Murray Sawchuck burst onto our TV screens as a semi-finalist on the NBC-TV’s America’s Got Talent ( AGT) – just incase you have been living under a rock for the past 5 years, yes it’s the same show we have here in Britain but obviously for America.
The episode was viewed by 22 million viewers which is pretty impressive!
Murray produced a Ferrari from thin air, transformed a beautiful girl into a 450 pound tiger and did the largest trick EVER performed on Americans Got Talent by vanishing an entire 1918 steam train in mere seconds.
The judges Piers Morgan, Sharon Osbourne and Howie Mandel reacted by giving Murray a standing ovation.
Amassing over 1 Billion views on YouTube, being a regular on one of our favourite TV programmes “Pawn Stars’ as the magic expert, appearing on CW’s Masters of Illusion, SYFY’s Wizard Wars, VH1’s Celebracadabra, TLC’s 4 Houses and What Not to Wear, Reelz Extreme Escapes, PopTV’s Don’t Blink, Master Chef, Top Gear, Hallmark’s Home & Family, Nat Geo’s Brain Games and many more Murray really is a household name!
Amongst such a busy magic/TV career Murray and his fiancé Dani (who got engaged in September just gone, congratulations guys) also run their own business Dirt2dreamlandscaping which is transforming backyards galore.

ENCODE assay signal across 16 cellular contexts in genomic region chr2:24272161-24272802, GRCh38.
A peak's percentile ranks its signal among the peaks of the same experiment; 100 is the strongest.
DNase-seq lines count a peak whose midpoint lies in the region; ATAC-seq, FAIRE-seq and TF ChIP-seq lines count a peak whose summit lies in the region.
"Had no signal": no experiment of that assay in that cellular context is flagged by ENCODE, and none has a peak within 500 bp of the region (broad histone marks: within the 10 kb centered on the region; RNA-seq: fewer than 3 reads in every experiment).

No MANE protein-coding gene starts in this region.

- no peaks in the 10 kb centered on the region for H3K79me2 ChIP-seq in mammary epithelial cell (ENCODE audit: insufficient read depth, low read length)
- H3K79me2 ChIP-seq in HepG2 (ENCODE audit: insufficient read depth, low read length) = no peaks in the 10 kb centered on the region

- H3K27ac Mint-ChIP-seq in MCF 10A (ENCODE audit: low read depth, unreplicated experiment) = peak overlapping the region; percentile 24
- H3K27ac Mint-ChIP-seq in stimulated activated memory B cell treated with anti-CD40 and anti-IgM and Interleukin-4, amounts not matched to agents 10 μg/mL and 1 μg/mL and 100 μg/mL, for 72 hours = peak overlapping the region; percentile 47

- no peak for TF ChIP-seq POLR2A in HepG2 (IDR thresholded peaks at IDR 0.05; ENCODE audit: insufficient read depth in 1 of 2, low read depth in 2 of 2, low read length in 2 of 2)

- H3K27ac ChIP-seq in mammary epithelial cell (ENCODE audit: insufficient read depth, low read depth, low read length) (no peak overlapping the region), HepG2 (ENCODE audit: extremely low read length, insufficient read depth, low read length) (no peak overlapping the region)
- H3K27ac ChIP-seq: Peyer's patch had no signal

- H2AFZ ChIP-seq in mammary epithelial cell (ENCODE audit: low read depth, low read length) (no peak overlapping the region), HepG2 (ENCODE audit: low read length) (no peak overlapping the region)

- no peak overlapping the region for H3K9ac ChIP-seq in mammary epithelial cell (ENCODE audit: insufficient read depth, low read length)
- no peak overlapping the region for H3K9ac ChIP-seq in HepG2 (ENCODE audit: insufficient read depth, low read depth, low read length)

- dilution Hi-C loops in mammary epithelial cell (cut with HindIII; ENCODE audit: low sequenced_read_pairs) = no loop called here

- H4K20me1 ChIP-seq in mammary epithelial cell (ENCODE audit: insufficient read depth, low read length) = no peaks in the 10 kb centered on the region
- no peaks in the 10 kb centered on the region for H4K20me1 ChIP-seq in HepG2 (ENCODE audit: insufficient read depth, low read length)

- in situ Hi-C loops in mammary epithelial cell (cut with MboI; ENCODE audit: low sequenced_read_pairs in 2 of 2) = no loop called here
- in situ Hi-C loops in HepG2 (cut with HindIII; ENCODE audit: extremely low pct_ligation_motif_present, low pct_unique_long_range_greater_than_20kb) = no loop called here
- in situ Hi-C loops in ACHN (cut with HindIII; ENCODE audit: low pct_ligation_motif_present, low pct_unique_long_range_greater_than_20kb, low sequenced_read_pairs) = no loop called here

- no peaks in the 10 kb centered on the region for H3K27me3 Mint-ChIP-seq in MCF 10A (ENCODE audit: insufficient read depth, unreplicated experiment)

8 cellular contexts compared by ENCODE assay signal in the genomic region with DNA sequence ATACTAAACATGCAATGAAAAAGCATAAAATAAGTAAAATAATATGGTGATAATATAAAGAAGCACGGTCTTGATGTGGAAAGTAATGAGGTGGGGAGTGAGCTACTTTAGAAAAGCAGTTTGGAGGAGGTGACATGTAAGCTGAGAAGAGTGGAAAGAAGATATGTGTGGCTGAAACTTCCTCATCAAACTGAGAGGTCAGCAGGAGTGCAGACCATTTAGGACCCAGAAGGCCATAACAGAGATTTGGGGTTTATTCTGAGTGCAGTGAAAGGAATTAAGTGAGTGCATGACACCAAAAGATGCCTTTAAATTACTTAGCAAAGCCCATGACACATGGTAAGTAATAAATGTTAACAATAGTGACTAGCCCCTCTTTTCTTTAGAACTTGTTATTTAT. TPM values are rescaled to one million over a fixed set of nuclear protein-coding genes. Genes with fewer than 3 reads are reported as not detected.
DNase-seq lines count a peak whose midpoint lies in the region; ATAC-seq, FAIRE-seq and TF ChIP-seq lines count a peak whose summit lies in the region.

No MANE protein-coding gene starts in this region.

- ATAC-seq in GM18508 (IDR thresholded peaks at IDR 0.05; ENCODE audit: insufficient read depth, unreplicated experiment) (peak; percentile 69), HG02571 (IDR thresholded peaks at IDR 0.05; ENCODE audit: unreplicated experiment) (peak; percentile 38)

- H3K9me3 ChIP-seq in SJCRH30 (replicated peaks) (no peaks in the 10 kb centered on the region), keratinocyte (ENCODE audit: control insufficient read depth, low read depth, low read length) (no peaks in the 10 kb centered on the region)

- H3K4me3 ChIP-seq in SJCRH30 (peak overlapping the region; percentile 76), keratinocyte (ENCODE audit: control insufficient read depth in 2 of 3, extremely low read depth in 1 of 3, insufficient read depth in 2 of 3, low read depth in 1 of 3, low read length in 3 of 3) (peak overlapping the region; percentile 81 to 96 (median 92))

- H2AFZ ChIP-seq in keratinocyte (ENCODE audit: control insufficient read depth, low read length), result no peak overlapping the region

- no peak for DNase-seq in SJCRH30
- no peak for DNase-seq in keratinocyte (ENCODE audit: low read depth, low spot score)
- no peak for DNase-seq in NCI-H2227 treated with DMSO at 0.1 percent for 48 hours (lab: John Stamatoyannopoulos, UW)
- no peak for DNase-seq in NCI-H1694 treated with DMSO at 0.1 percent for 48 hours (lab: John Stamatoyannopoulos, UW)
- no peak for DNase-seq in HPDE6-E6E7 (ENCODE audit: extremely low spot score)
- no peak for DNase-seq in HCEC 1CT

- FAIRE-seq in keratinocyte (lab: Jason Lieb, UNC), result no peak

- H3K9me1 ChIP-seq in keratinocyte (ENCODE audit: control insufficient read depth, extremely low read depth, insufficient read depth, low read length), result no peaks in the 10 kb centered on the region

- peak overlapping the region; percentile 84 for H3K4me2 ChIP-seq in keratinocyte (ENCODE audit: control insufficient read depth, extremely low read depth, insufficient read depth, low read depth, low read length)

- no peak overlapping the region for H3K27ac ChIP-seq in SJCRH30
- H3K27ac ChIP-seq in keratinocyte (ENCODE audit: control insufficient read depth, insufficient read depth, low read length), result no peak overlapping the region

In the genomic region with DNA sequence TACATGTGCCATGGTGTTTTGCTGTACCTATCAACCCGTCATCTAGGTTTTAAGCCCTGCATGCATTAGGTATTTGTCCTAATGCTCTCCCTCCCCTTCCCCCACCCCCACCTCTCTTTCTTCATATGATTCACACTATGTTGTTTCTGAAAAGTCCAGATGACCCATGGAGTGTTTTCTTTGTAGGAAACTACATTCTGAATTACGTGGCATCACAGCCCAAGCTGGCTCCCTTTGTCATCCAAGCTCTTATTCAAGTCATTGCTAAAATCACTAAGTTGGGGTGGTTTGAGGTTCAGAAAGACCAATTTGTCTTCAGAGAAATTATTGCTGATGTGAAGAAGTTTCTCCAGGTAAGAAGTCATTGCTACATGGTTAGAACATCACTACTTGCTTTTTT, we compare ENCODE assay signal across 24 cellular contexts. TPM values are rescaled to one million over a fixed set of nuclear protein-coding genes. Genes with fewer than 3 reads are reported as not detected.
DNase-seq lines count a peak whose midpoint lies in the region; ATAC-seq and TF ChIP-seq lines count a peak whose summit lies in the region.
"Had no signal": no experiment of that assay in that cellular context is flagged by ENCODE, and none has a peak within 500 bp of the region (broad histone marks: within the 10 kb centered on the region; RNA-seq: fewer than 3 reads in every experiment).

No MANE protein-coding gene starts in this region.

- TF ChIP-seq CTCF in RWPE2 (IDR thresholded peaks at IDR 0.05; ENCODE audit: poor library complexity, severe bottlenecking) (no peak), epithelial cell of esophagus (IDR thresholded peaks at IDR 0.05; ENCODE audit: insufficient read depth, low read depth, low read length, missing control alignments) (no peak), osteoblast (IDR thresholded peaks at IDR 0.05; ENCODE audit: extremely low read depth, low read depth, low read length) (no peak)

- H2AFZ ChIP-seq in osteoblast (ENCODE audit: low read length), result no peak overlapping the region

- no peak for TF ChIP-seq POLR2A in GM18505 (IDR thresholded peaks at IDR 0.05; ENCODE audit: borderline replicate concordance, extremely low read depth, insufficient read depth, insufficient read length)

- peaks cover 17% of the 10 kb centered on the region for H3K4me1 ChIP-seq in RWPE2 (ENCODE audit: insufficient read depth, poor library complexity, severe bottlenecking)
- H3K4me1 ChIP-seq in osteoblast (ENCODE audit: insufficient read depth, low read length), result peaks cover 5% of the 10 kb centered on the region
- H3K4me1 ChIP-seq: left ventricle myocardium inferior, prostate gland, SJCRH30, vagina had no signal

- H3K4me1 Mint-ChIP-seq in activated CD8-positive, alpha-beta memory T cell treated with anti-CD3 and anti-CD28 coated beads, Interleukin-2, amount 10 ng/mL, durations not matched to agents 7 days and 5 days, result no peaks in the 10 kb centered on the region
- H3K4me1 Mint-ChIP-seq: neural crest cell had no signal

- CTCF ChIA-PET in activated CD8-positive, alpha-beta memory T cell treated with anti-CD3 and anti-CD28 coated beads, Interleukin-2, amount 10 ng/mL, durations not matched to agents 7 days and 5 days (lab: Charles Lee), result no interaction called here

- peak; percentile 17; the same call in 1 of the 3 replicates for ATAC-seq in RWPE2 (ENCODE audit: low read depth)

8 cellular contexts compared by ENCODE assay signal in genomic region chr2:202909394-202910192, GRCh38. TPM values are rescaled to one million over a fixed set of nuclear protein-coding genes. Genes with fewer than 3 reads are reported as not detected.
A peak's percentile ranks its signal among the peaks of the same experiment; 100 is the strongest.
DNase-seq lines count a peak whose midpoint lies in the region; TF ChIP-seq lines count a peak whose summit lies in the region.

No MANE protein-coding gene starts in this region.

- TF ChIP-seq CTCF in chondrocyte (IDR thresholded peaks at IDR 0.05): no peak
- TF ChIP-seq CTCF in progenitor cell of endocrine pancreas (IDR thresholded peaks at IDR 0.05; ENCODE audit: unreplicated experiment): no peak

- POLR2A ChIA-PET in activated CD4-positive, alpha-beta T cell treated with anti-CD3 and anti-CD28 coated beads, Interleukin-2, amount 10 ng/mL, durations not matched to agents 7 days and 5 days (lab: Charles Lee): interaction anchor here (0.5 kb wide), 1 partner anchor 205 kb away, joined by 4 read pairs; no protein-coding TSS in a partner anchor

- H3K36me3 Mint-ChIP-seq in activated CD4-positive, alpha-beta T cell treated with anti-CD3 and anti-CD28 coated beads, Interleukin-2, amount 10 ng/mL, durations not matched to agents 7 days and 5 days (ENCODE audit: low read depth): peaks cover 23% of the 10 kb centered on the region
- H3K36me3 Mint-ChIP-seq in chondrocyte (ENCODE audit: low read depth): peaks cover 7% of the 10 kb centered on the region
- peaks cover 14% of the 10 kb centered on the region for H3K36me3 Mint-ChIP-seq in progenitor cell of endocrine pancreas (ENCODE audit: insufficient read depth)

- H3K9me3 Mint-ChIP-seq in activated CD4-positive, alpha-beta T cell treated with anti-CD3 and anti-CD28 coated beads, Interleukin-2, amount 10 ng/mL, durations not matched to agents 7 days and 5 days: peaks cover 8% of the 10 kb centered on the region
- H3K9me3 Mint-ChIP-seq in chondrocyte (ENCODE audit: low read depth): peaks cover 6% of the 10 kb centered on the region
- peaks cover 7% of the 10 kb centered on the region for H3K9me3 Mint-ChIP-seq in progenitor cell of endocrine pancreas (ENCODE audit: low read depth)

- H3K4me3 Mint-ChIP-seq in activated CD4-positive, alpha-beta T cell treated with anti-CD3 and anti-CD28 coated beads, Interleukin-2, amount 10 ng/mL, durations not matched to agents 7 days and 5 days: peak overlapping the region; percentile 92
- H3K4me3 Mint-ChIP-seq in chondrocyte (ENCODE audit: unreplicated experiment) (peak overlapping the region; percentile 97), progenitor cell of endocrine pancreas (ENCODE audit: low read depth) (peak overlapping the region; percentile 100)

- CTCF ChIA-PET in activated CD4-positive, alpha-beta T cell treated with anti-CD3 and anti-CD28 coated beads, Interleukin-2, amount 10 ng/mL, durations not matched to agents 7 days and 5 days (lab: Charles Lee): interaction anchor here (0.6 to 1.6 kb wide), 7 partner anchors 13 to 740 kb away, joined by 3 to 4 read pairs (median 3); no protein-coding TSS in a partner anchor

We have a feeling that Murray doesn’t like to sit still, so thought we would shoot him a few questions in his very limited downtime!
Murray how old were you when you first got into magic? I started magic at the age of 7 years old in Burnaby, British Columbia (Canada).
What inspired you to learn magic? I saw David Copperfield vanish the statue liberty on TV when I was 6 or 7 years old and thought it was just awesome and wanted to do that myself. I also had a huge fascination of old school performers like Phyllis Diller, Fred Astaire, Danny Kaye, Liberace, Dean Martin, etc.
Do you have a favourite magic trick? I think anything that makes the audience laugh! I love that natural reaction of pure happiness from an audience. One of my favourite tricks was when I vanished the steam train on America’s Got Talent which was my father’s train that he worked on when he was a kid. Still the largest trick performed on America’s Got Talent.
A most difficult trick? I think one of the most difficult tricks was when I turned a girl into a tiger on America’s Got Talent in 2010.
On average how long does it take you to learn a new trick? It can take between a week to 3 months depending on the routine or idea.
Have you ever botched a trick in front of an audience and how did you handle that? Yes, as a matter of fact today in my show at the Tropicana! I have been doing improv for years and I always have a backup plan for each trick just in case it does go sideways… I will know the trick isn’t the way it’s supposed to be, but the audience will never know as they were never privy to the outcome.